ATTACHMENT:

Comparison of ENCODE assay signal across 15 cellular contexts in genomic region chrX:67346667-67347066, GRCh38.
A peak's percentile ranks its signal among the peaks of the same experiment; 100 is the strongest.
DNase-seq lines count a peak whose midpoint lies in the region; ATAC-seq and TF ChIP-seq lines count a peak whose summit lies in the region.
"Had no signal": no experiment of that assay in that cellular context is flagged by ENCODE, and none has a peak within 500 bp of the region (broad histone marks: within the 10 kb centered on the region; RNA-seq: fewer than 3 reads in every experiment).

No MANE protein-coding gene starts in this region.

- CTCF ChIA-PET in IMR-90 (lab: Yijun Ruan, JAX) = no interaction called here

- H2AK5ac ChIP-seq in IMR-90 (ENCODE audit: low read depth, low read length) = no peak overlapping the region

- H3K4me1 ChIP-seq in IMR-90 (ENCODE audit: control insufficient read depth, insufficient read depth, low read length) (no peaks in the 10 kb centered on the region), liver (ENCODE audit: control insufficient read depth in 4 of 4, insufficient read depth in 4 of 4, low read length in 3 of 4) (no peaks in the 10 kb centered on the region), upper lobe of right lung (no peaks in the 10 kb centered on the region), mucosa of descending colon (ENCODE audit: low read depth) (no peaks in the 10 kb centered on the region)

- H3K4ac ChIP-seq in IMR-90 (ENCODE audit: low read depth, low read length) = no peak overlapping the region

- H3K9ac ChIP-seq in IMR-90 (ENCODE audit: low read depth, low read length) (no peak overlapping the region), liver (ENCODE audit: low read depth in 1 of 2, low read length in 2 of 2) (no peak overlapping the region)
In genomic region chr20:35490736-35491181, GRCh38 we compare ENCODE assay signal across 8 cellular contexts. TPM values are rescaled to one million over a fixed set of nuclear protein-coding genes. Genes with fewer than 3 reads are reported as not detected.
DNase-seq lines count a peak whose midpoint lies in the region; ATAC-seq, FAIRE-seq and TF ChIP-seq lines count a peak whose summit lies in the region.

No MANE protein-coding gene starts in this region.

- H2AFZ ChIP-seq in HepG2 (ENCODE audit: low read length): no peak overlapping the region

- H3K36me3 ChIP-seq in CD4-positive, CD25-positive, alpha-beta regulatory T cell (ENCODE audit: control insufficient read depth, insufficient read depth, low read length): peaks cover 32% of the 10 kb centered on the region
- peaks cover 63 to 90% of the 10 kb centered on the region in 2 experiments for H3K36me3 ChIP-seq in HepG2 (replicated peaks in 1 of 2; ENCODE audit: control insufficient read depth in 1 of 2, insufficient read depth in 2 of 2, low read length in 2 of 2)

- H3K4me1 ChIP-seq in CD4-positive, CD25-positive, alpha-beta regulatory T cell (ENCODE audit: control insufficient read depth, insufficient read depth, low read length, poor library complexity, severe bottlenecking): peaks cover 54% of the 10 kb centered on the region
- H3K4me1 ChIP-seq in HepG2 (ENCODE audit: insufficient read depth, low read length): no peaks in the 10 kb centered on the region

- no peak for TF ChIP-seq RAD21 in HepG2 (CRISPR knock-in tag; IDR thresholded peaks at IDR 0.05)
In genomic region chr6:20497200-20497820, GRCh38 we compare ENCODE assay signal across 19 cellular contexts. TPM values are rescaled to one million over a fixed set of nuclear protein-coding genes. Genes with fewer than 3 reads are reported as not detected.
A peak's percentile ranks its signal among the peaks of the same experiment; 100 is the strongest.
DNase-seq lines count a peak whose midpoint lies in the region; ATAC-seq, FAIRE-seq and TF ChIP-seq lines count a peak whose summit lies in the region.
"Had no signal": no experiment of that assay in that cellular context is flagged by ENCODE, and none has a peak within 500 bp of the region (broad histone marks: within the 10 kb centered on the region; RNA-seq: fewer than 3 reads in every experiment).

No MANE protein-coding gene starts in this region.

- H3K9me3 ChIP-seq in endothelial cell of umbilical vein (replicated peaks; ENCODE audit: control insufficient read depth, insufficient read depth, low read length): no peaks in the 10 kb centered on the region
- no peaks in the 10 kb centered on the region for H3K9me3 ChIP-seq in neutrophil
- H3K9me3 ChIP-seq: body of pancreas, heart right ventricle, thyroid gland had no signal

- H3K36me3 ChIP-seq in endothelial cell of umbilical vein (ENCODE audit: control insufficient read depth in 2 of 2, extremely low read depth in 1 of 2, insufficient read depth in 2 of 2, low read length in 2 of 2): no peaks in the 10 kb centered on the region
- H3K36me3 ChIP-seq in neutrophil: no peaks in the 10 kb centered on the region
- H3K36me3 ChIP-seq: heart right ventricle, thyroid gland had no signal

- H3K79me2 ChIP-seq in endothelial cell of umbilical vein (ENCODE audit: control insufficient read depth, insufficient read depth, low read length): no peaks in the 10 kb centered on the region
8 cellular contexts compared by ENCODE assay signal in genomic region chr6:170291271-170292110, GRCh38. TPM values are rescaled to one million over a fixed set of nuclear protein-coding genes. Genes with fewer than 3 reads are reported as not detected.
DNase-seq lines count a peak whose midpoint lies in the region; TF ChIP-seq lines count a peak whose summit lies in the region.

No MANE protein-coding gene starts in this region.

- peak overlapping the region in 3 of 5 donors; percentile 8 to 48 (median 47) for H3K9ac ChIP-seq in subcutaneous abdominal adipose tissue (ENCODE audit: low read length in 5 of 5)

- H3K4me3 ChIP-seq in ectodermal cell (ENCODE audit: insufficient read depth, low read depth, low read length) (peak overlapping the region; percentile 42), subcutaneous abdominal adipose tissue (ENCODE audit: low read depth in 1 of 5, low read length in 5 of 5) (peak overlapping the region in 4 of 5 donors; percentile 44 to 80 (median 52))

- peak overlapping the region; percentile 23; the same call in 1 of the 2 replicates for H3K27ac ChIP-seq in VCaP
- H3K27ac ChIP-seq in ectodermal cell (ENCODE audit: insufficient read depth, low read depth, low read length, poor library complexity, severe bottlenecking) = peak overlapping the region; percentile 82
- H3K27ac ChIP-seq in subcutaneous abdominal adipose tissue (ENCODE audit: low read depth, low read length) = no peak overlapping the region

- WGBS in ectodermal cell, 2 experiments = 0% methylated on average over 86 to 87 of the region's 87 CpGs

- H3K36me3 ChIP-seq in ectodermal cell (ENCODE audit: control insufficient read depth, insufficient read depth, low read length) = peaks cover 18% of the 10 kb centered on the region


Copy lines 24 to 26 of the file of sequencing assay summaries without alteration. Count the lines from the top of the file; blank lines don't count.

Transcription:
No MANE protein-coding gene starts in this region.

- H3K9me3 ChIP-seq in endothelial cell of umbilical vein (replicated peaks; ENCODE audit: control insufficient read depth, insufficient read depth, low read length): no peaks in the 10 kb centered on the region
- no peaks in the 10 kb centered on the region for H3K9me3 ChIP-seq in neutrophil